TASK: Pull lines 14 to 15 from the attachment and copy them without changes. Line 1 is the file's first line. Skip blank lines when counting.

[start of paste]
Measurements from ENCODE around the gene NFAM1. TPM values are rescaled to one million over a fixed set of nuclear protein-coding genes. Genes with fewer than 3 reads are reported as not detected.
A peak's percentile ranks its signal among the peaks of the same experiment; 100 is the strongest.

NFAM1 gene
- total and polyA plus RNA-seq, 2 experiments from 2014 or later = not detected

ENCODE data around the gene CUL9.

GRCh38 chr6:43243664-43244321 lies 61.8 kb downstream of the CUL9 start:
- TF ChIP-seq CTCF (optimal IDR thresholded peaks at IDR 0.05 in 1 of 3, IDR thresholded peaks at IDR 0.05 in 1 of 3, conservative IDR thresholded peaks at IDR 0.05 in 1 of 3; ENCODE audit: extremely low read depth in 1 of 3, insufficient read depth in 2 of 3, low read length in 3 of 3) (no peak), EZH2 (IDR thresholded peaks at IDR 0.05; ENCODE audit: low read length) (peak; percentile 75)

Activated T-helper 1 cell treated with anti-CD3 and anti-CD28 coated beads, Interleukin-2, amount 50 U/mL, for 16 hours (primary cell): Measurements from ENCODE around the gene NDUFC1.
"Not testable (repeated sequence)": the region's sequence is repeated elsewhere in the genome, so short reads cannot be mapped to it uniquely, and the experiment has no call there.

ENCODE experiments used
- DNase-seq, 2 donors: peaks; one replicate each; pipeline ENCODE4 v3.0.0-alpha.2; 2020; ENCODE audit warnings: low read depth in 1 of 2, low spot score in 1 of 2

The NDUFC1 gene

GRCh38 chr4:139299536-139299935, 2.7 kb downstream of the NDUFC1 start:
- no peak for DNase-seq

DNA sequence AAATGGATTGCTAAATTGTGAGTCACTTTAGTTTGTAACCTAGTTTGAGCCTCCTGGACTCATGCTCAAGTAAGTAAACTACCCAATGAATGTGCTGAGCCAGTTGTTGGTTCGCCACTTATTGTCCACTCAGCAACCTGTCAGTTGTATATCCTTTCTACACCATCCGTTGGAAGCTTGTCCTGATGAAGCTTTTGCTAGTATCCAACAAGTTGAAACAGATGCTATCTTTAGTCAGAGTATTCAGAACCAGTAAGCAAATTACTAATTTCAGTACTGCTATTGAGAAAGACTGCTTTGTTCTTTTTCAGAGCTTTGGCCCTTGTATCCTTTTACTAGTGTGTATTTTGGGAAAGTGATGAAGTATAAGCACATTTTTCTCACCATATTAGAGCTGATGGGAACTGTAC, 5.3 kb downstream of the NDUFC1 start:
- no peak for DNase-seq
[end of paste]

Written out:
- no peak for DNase-seq

DNA sequence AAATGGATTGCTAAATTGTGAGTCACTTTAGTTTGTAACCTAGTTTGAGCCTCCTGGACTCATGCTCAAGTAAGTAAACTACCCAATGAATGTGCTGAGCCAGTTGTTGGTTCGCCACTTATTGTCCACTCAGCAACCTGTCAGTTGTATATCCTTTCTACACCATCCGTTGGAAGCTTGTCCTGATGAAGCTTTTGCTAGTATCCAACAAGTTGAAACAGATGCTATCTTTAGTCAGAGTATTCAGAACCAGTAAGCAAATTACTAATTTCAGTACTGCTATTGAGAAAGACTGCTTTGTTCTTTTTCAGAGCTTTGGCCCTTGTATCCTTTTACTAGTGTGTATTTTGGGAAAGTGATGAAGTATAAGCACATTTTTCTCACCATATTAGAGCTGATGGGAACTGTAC, 5.3 kb downstream of the NDUFC1 start: